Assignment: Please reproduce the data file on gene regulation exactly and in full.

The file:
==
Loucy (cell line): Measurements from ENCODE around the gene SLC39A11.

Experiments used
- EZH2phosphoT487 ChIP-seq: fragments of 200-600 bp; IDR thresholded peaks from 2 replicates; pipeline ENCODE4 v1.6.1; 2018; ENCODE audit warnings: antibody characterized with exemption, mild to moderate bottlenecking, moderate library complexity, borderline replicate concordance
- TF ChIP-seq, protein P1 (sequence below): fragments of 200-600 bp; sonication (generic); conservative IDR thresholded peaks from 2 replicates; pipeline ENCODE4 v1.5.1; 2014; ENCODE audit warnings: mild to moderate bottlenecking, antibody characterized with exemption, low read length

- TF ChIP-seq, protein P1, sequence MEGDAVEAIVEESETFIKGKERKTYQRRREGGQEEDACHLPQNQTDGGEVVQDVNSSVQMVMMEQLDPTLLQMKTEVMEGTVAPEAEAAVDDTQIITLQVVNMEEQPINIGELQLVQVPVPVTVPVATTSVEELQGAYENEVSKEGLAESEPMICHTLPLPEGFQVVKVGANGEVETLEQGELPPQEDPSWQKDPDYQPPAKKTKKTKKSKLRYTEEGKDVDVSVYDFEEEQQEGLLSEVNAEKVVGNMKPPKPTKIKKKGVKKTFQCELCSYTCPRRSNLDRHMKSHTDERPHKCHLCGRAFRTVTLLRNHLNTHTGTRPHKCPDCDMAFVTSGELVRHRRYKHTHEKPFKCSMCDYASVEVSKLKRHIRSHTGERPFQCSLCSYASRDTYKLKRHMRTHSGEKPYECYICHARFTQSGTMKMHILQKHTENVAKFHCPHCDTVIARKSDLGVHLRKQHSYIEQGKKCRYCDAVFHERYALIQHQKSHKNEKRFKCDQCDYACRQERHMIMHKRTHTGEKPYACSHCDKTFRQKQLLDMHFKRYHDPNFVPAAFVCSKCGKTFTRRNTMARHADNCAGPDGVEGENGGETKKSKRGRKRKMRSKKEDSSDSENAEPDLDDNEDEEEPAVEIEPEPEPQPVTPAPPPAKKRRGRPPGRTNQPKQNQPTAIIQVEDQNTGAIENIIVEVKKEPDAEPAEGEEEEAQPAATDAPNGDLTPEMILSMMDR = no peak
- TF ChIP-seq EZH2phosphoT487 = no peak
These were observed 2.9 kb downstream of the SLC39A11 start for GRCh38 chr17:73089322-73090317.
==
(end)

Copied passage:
Loucy (cell line): Measurements from ENCODE around the gene SLC39A11.

Experiments used
- EZH2phosphoT487 ChIP-seq: fragments of 200-600 bp; IDR thresholded peaks from 2 replicates; pipeline ENCODE4 v1.6.1; 2018; ENCODE audit warnings: antibody characterized with exemption, mild to moderate bottlenecking, moderate library complexity, borderline replicate concordance
- TF ChIP-seq, protein P1 (sequence below): fragments of 200-600 bp; sonication (generic); conservative IDR thresholded peaks from 2 replicates; pipeline ENCODE4 v1.5.1; 2014; ENCODE audit warnings: mild to moderate bottlenecking, antibody characterized with exemption, low read length

- TF ChIP-seq, protein P1, sequence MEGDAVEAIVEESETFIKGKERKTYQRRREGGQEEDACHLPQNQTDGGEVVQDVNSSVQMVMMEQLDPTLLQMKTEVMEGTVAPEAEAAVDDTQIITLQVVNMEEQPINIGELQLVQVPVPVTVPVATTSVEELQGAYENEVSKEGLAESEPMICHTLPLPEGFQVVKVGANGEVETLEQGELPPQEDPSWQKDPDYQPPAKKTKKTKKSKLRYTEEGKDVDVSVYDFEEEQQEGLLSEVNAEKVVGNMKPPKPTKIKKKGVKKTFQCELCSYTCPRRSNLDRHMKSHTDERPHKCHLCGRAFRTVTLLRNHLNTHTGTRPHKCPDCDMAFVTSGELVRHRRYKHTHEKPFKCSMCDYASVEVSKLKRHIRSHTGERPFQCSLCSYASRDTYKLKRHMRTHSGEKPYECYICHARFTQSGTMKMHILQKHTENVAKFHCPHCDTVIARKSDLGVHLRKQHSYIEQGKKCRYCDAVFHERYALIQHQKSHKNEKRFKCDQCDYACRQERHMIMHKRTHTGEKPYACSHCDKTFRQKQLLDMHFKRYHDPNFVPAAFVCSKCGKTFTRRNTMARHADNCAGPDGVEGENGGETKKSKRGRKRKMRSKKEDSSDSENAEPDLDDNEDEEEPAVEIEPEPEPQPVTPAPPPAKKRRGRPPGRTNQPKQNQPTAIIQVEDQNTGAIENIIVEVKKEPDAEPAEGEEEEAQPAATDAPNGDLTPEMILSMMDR = no peak
- TF ChIP-seq EZH2phosphoT487 = no peak
These were observed 2.9 kb downstream of the SLC39A11 start for GRCh38 chr17:73089322-73090317.